The “plunge protection team” (PPT) used to be something which was whispered about. Now it’s openly discussed in the New York Post. Hell will become a frost covered plain before the New York Times will ever mention the PPT of course.
As I have written before, there is an understanding among traders post-2008. If the market heads into a nose dive the Fed will intervene. It will actively buy futures (and likely whatever else it has to) in the market to buoy the market.
The PPT is kind of like the Israeli nuclear program. No one acknowledges it officially but almost everyone thinks it exists and as such this impacts markets.
The Fed may have dropped a tactical nuke on an emerging bear market last week.
So isn’t this good news? The Fed came in and saved the day?
Well for some I suppose it is, at least at this exact moment. But overall it reflects an economy which it now has to be said really is centrally planned. The market mechanism is all well and good so long as markets go up. But when the market reflects inefficiencies, when the market dips to correct for inefficiencies, this is unacceptable. We must continue to fill in the cracks and holes with Fed printed paper mache.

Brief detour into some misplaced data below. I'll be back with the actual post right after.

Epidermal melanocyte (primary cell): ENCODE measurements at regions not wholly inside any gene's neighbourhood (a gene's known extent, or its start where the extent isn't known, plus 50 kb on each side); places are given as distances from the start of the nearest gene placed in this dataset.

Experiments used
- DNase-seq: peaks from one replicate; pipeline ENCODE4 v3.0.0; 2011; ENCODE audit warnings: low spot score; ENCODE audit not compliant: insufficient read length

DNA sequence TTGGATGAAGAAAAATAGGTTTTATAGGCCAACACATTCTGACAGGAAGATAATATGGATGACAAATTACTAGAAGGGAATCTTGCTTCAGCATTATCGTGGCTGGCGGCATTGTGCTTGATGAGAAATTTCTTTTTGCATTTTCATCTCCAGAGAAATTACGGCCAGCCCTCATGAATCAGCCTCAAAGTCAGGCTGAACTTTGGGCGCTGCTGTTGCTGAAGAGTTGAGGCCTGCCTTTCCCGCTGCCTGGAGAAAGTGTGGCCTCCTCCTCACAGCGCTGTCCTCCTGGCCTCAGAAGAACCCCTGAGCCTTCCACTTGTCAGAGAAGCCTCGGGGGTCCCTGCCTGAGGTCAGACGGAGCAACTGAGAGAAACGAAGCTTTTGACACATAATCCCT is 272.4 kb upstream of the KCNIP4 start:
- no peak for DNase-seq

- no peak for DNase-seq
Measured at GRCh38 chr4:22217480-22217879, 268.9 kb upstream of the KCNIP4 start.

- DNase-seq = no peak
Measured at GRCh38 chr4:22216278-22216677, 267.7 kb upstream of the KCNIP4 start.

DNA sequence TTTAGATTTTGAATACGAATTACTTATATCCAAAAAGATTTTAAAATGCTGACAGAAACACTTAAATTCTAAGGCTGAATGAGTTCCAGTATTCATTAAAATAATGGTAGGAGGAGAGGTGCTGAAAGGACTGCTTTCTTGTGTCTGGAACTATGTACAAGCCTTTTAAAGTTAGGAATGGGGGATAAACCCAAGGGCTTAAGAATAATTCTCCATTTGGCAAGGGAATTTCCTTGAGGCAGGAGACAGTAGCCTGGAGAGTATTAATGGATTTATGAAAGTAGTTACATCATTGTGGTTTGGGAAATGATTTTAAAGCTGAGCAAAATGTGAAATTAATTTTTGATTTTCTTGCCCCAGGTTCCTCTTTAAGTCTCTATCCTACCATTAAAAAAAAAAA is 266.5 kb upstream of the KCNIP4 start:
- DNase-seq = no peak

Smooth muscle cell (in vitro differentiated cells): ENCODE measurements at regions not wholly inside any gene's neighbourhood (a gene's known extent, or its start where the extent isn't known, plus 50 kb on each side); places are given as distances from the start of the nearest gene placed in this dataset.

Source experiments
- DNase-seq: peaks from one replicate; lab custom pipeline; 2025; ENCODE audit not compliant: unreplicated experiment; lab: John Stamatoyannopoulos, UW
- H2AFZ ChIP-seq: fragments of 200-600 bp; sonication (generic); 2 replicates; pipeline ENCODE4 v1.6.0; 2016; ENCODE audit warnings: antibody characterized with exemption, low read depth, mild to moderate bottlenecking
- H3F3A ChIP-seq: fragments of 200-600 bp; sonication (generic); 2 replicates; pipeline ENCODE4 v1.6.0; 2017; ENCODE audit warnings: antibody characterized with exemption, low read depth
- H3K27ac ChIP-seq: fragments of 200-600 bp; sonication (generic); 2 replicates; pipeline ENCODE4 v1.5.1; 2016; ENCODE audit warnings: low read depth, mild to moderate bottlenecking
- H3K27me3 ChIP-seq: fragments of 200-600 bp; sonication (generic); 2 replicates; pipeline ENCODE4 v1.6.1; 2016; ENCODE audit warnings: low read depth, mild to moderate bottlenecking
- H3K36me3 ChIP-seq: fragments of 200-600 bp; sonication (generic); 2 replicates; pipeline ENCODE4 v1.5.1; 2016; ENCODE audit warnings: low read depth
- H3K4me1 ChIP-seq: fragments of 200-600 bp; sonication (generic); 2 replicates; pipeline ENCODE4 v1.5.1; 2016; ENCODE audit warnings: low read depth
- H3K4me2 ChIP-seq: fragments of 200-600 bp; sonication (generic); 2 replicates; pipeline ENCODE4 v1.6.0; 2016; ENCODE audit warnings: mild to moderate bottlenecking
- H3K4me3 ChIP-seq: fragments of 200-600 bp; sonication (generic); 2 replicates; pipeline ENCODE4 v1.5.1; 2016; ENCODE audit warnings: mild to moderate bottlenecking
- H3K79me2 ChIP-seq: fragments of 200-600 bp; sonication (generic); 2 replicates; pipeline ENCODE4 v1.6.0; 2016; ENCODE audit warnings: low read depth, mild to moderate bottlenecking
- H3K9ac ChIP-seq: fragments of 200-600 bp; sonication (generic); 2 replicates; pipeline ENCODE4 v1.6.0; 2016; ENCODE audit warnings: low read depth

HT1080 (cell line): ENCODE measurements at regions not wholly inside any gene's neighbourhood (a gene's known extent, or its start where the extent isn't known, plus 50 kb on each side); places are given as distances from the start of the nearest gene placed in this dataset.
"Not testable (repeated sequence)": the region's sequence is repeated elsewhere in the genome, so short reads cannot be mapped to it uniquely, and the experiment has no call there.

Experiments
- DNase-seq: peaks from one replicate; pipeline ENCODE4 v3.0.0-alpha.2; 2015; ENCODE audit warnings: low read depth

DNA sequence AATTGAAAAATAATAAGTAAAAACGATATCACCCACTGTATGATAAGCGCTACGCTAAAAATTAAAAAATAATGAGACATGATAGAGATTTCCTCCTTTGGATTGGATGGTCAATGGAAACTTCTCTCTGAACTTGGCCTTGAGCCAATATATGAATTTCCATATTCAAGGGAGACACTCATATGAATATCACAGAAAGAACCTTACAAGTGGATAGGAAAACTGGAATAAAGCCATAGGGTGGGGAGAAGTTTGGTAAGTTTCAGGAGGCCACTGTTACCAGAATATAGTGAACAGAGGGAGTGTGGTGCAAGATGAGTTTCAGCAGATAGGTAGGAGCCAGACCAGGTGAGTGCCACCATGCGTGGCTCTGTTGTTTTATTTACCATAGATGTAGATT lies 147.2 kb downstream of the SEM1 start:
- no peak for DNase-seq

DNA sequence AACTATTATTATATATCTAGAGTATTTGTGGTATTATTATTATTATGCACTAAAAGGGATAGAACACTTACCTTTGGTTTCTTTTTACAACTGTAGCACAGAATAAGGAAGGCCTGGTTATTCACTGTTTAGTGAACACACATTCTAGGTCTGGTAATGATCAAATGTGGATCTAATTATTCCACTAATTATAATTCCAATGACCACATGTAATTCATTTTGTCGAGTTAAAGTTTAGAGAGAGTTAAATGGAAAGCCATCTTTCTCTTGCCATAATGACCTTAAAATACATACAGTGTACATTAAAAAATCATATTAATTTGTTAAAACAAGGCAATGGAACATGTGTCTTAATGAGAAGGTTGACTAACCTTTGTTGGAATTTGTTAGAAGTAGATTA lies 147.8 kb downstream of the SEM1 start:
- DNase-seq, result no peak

The thing is, paper mache is not a long term solution and inevitably a rainy day will come and all that paper will melt and wash away.
Look at it this way, maybe you’ll die before that really rainy day comes. I know a lot of retirees are thinking along these lines. So good luck with that.
It’s not like we younger folks would like to pick up equities and houses after a real honest to God market correction. Better to keep the charade going for the Baby Boomers.
(From The New York Post)
But let me explain about the unknown forces in the market these days. Call it by a nickname — the Plunge Protection Team. Or call it the President’s Working Group on Financial Markets, the official name given to the group when it was formed by President Ronald Reagan after the market turbulence of 1989.
These forces may be working from a script in the “Doomsday Book,” which the US government recently fought to keep secret when it was brought up last week during the AIG trial in Washington.
Here’s the bottom line: Someone tried to rescue the market last Wednesday. And it’s becoming a regular occurrence.